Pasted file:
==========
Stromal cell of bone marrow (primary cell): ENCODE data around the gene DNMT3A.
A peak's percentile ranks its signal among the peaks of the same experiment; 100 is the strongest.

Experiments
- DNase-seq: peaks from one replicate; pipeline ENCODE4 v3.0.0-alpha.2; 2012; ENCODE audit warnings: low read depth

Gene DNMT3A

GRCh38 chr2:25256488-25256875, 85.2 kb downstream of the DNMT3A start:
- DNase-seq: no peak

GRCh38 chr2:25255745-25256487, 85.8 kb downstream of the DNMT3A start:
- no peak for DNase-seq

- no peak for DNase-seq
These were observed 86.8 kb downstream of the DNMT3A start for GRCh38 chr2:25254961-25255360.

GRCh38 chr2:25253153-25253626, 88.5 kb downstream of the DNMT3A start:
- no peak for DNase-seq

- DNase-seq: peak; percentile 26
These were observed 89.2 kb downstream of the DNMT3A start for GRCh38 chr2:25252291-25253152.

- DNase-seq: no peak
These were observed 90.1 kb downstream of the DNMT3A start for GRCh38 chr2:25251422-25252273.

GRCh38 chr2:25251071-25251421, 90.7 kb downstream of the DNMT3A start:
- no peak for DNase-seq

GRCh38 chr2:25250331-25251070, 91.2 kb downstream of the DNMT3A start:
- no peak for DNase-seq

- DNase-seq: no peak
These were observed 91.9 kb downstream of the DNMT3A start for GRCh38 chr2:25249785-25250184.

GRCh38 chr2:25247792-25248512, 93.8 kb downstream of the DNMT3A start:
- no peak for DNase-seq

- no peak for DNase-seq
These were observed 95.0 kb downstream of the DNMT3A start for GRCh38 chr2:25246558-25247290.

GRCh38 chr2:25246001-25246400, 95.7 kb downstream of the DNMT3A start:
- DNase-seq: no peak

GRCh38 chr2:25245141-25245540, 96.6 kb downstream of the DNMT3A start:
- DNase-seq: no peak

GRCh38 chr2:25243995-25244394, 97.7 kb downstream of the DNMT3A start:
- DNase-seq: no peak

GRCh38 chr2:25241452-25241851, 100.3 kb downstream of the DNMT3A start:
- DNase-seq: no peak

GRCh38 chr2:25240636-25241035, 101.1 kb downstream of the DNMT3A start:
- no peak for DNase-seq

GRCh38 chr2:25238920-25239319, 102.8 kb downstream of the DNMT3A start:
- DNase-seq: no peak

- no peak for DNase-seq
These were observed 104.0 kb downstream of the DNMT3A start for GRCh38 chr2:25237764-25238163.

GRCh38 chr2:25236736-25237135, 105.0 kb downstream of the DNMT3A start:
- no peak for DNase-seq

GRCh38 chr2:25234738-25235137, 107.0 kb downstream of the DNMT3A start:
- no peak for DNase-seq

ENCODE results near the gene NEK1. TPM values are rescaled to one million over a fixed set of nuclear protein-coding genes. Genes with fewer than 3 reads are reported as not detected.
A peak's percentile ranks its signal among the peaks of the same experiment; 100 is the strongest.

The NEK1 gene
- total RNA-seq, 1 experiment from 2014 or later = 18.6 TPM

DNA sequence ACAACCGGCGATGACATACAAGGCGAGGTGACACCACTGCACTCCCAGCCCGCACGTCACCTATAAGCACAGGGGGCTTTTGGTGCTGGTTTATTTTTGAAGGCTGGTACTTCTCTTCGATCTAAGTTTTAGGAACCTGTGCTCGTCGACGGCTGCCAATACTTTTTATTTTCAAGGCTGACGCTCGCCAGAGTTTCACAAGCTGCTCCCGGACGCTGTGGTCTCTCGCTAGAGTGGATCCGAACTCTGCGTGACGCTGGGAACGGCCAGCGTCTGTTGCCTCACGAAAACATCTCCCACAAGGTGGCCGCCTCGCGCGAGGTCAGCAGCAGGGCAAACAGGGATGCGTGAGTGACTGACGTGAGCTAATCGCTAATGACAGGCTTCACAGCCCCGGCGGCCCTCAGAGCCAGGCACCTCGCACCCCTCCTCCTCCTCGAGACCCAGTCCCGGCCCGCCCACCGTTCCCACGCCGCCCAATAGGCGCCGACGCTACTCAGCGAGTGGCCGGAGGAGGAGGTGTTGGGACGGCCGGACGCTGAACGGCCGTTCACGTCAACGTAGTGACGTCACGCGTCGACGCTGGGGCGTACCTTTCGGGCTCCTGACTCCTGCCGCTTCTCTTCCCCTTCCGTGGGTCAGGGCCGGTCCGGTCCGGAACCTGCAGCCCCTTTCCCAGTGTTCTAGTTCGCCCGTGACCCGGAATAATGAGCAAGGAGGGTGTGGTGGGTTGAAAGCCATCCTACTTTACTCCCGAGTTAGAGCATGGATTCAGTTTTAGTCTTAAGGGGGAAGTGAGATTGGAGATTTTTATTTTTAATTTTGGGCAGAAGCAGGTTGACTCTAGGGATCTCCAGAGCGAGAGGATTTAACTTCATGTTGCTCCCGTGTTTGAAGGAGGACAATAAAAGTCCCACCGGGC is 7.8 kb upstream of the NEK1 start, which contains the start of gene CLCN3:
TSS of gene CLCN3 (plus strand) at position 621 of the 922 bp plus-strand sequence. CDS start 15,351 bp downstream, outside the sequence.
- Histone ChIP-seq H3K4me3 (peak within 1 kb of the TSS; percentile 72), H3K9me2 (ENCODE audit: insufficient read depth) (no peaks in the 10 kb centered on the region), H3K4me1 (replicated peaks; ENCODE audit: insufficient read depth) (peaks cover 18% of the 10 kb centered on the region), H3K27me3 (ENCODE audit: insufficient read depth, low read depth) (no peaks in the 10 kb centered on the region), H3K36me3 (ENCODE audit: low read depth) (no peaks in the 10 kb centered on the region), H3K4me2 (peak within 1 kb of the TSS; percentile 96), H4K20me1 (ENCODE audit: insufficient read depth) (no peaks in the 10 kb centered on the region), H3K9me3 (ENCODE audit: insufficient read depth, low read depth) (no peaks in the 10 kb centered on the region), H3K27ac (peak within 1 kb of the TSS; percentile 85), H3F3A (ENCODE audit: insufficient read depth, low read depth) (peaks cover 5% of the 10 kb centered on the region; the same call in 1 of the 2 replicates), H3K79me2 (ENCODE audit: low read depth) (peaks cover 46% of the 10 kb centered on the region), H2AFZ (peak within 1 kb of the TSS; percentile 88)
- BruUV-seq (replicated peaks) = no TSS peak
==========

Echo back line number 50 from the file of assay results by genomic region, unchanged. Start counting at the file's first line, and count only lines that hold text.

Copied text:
DNA sequence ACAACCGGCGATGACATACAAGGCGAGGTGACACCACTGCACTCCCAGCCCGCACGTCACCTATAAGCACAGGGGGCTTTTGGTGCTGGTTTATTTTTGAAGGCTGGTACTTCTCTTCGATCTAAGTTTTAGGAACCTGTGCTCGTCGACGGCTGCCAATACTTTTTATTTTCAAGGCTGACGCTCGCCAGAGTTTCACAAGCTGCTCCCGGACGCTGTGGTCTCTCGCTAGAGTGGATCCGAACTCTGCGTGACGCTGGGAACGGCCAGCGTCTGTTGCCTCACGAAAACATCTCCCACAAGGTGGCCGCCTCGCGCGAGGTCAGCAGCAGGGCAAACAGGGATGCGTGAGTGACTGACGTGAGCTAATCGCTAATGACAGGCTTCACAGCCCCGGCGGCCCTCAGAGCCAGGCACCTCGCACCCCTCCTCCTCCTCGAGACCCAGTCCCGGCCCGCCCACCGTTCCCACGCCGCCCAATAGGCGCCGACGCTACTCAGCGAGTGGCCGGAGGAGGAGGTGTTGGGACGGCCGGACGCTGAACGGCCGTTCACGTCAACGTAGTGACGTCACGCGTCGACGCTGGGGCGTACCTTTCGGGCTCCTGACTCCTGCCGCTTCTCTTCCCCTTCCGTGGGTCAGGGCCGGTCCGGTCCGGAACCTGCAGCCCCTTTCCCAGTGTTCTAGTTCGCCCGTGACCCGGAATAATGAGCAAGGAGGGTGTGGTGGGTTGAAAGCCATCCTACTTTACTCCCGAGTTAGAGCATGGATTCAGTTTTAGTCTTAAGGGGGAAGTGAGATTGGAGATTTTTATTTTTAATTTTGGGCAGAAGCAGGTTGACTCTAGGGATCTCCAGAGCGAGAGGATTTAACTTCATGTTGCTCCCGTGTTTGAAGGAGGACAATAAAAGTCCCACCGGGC is 7.8 kb upstream of the NEK1 start, which contains the start of gene CLCN3: